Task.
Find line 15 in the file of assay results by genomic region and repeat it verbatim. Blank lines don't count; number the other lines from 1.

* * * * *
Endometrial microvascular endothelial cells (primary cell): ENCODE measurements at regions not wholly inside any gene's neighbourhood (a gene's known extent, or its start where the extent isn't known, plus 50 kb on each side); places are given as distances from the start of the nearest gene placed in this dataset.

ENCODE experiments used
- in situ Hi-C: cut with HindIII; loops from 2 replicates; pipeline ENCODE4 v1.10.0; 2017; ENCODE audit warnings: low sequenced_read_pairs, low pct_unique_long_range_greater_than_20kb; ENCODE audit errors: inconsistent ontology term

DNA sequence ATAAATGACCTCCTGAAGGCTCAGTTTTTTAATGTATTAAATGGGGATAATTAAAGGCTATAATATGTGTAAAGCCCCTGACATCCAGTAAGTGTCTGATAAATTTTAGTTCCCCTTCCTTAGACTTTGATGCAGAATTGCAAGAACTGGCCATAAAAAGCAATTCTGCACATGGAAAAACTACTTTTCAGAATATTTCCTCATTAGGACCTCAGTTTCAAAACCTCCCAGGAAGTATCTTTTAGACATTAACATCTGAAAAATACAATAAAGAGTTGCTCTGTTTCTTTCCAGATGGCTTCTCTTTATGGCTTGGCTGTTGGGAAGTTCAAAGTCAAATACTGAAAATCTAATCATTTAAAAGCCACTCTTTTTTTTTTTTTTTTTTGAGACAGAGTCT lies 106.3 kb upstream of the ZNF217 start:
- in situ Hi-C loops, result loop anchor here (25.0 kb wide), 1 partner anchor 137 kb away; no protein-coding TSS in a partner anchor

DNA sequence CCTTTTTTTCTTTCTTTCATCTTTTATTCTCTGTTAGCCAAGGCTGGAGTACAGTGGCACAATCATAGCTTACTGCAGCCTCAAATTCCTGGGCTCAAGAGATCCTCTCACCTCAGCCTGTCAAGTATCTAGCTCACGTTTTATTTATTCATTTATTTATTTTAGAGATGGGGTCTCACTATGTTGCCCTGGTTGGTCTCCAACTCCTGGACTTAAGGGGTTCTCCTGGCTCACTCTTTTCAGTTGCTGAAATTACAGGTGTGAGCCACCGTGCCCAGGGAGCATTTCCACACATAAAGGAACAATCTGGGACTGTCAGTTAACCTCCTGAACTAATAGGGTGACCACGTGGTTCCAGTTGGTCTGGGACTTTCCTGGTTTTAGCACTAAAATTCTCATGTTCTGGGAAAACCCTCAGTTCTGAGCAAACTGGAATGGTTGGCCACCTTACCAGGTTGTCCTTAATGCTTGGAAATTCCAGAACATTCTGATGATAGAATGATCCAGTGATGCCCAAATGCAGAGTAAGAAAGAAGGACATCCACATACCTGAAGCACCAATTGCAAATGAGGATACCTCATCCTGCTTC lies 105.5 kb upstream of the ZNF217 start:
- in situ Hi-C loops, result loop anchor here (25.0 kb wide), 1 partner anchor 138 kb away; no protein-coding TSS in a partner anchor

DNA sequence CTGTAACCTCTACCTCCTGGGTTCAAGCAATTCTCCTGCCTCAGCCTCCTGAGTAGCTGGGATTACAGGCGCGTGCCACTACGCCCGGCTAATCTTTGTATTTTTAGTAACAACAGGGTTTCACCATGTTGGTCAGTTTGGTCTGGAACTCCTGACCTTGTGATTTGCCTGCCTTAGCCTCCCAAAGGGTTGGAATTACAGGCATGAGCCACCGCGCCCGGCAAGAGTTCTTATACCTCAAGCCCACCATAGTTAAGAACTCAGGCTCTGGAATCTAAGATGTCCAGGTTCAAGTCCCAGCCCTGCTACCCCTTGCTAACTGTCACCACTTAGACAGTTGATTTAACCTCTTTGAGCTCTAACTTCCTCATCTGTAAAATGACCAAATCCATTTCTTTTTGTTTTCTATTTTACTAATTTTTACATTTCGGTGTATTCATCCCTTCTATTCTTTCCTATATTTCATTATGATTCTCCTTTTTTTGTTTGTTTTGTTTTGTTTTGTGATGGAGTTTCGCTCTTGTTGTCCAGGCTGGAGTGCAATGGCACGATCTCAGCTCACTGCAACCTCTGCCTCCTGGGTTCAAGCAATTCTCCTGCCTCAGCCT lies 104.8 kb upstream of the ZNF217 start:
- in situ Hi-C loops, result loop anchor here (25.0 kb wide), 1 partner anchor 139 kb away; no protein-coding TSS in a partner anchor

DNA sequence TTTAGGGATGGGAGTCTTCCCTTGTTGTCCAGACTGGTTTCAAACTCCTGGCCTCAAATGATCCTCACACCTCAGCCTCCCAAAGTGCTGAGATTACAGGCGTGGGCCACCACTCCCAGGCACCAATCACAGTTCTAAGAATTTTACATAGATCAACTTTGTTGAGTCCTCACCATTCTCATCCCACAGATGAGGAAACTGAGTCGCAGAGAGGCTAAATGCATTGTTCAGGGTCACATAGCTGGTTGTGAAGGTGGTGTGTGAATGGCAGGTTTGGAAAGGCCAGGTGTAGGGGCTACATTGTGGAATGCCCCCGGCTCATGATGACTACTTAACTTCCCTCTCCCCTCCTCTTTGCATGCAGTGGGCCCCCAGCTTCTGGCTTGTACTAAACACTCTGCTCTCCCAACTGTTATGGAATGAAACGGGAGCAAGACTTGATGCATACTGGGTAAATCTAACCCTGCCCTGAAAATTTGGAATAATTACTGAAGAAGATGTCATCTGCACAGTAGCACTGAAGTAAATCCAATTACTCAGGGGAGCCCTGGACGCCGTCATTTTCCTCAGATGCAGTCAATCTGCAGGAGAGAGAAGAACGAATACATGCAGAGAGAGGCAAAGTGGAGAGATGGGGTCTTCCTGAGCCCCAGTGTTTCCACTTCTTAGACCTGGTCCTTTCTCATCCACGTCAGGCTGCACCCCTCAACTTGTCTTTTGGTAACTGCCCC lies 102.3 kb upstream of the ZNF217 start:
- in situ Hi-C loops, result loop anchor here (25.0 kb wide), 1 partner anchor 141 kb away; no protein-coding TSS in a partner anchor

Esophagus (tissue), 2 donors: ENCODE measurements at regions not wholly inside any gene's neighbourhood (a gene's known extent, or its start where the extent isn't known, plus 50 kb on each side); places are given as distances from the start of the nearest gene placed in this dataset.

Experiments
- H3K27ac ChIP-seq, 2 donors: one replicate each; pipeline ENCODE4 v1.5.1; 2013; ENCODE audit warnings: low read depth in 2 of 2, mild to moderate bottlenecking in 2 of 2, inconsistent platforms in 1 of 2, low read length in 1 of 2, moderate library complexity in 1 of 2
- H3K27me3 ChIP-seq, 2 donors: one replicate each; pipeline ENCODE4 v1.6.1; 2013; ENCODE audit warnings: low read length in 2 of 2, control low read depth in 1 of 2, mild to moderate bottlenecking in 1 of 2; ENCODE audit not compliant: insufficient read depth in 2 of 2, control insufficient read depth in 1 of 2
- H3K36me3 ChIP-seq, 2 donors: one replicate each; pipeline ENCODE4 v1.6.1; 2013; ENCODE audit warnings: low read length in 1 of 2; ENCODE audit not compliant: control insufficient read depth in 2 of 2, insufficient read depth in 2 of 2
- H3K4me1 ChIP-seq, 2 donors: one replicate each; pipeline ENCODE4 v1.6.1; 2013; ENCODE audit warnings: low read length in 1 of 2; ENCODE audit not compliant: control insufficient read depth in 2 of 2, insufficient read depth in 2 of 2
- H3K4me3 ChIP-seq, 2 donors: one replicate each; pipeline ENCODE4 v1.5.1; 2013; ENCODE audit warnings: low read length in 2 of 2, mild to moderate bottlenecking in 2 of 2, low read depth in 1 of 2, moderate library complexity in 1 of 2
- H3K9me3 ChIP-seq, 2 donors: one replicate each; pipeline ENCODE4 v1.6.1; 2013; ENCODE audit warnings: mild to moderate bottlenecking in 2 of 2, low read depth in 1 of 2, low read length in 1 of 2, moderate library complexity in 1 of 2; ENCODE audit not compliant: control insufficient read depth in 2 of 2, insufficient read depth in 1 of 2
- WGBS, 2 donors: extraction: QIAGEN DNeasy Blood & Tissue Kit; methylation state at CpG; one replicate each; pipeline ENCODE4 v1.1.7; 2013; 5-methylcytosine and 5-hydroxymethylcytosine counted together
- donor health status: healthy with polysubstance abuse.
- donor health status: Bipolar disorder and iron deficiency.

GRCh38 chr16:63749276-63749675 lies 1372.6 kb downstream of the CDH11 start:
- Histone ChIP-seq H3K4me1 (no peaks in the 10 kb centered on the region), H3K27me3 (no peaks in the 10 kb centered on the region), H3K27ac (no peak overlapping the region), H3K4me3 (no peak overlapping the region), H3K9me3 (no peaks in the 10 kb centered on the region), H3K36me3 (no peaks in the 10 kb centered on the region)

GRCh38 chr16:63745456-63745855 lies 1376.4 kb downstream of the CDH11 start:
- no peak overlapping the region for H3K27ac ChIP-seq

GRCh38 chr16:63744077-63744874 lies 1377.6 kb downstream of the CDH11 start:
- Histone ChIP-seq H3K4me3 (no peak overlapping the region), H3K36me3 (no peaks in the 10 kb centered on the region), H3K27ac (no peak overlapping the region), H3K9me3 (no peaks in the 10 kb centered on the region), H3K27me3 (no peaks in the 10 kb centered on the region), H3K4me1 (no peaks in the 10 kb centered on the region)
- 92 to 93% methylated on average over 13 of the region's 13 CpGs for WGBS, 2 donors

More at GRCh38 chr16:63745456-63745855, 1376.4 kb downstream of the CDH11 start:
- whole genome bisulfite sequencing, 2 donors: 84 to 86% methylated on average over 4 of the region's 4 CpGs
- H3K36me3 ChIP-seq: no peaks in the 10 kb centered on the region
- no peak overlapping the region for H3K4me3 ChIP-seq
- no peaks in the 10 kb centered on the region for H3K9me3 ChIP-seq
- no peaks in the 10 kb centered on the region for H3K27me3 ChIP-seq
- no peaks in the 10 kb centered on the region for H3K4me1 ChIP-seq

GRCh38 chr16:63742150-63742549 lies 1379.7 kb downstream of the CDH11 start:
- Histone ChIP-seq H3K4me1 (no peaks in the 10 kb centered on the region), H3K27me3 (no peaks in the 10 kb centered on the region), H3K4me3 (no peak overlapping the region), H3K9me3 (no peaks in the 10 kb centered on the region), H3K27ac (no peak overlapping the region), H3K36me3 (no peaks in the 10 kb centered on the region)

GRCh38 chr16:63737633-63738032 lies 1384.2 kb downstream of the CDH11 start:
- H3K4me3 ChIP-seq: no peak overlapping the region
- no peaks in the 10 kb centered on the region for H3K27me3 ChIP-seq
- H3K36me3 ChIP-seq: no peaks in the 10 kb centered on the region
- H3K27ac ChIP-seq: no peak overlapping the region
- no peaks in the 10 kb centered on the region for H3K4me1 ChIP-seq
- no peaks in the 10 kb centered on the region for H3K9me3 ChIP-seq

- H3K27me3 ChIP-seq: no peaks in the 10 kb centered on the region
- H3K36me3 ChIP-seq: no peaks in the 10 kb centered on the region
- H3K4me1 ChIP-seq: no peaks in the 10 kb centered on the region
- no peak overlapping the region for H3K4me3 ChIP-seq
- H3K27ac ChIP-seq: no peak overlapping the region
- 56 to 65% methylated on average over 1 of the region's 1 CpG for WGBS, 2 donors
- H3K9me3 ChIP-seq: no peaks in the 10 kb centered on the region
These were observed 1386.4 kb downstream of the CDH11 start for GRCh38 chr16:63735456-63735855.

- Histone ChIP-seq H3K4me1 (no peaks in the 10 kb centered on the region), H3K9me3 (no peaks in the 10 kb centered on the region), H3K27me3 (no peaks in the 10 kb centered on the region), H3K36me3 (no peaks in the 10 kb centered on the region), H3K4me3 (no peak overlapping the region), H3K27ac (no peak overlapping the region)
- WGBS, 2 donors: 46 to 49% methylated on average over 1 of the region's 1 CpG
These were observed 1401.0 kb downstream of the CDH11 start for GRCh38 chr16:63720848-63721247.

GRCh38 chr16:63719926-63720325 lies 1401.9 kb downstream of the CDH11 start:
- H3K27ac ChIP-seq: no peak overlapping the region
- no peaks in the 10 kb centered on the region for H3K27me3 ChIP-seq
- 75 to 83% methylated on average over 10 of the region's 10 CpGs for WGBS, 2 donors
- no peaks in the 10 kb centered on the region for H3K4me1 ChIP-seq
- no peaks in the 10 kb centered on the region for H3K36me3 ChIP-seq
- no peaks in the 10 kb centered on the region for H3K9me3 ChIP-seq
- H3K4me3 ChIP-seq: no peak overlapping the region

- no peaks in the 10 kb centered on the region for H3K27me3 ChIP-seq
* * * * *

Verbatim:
- H3K27me3 ChIP-seq, 2 donors: one replicate each; pipeline ENCODE4 v1.6.1; 2013; ENCODE audit warnings: low read length in 2 of 2, control low read depth in 1 of 2, mild to moderate bottlenecking in 1 of 2; ENCODE audit not compliant: insufficient read depth in 2 of 2, control insufficient read depth in 1 of 2